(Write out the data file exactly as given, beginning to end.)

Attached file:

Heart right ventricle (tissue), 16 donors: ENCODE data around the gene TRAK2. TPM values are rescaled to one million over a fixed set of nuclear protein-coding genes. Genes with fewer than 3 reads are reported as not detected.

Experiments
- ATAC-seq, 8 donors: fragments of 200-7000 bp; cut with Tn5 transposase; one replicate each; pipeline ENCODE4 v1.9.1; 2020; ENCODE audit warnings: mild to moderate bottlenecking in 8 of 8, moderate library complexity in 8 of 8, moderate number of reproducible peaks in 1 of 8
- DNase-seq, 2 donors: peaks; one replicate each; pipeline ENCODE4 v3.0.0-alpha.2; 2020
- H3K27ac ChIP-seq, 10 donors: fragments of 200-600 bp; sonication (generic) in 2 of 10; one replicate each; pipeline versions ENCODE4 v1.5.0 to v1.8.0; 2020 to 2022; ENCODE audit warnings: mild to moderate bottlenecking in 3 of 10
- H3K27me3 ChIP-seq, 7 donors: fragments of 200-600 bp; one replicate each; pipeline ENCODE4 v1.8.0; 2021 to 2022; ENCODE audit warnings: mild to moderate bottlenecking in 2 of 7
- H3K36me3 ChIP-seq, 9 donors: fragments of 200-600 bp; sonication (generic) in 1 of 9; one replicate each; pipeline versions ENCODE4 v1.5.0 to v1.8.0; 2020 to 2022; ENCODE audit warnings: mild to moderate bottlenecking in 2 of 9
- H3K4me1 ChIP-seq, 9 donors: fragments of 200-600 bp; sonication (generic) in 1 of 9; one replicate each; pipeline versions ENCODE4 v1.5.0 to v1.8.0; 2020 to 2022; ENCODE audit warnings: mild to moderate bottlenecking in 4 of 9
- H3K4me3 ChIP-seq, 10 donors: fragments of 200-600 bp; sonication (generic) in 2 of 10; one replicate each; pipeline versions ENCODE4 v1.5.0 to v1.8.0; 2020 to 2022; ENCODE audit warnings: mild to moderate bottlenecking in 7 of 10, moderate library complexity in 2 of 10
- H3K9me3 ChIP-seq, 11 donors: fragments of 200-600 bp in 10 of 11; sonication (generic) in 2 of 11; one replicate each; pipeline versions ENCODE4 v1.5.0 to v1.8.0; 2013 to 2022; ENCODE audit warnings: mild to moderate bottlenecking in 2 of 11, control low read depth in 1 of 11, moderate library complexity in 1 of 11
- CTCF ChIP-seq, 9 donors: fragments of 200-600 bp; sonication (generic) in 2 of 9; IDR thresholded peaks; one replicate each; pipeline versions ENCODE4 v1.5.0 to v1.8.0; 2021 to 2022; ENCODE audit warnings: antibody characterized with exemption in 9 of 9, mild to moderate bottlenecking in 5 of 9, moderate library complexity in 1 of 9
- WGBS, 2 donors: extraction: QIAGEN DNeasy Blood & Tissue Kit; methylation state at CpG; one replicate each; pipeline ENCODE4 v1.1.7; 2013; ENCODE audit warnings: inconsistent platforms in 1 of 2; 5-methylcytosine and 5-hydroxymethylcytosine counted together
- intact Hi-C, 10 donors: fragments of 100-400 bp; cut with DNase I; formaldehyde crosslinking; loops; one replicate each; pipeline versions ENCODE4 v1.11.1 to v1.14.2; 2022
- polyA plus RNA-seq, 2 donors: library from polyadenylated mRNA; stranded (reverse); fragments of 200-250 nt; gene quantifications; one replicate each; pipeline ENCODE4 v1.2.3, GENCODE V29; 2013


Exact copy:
Heart right ventricle (tissue), 16 donors: ENCODE data around the gene TRAK2. TPM values are rescaled to one million over a fixed set of nuclear protein-coding genes. Genes with fewer than 3 reads are reported as not detected.

Experiments
- ATAC-seq, 8 donors: fragments of 200-7000 bp; cut with Tn5 transposase; one replicate each; pipeline ENCODE4 v1.9.1; 2020; ENCODE audit warnings: mild to moderate bottlenecking in 8 of 8, moderate library complexity in 8 of 8, moderate number of reproducible peaks in 1 of 8
- DNase-seq, 2 donors: peaks; one replicate each; pipeline ENCODE4 v3.0.0-alpha.2; 2020
- H3K27ac ChIP-seq, 10 donors: fragments of 200-600 bp; sonication (generic) in 2 of 10; one replicate each; pipeline versions ENCODE4 v1.5.0 to v1.8.0; 2020 to 2022; ENCODE audit warnings: mild to moderate bottlenecking in 3 of 10
- H3K27me3 ChIP-seq, 7 donors: fragments of 200-600 bp; one replicate each; pipeline ENCODE4 v1.8.0; 2021 to 2022; ENCODE audit warnings: mild to moderate bottlenecking in 2 of 7
- H3K36me3 ChIP-seq, 9 donors: fragments of 200-600 bp; sonication (generic) in 1 of 9; one replicate each; pipeline versions ENCODE4 v1.5.0 to v1.8.0; 2020 to 2022; ENCODE audit warnings: mild to moderate bottlenecking in 2 of 9
- H3K4me1 ChIP-seq, 9 donors: fragments of 200-600 bp; sonication (generic) in 1 of 9; one replicate each; pipeline versions ENCODE4 v1.5.0 to v1.8.0; 2020 to 2022; ENCODE audit warnings: mild to moderate bottlenecking in 4 of 9
- H3K4me3 ChIP-seq, 10 donors: fragments of 200-600 bp; sonication (generic) in 2 of 10; one replicate each; pipeline versions ENCODE4 v1.5.0 to v1.8.0; 2020 to 2022; ENCODE audit warnings: mild to moderate bottlenecking in 7 of 10, moderate library complexity in 2 of 10
- H3K9me3 ChIP-seq, 11 donors: fragments of 200-600 bp in 10 of 11; sonication (generic) in 2 of 11; one replicate each; pipeline versions ENCODE4 v1.5.0 to v1.8.0; 2013 to 2022; ENCODE audit warnings: mild to moderate bottlenecking in 2 of 11, control low read depth in 1 of 11, moderate library complexity in 1 of 11
- CTCF ChIP-seq, 9 donors: fragments of 200-600 bp; sonication (generic) in 2 of 9; IDR thresholded peaks; one replicate each; pipeline versions ENCODE4 v1.5.0 to v1.8.0; 2021 to 2022; ENCODE audit warnings: antibody characterized with exemption in 9 of 9, mild to moderate bottlenecking in 5 of 9, moderate library complexity in 1 of 9
- WGBS, 2 donors: extraction: QIAGEN DNeasy Blood & Tissue Kit; methylation state at CpG; one replicate each; pipeline ENCODE4 v1.1.7; 2013; ENCODE audit warnings: inconsistent platforms in 1 of 2; 5-methylcytosine and 5-hydroxymethylcytosine counted together
- intact Hi-C, 10 donors: fragments of 100-400 bp; cut with DNase I; formaldehyde crosslinking; loops; one replicate each; pipeline versions ENCODE4 v1.11.1 to v1.14.2; 2022
- polyA plus RNA-seq, 2 donors: library from polyadenylated mRNA; stranded (reverse); fragments of 200-250 nt; gene quantifications; one replicate each; pipeline ENCODE4 v1.2.3, GENCODE V29; 2013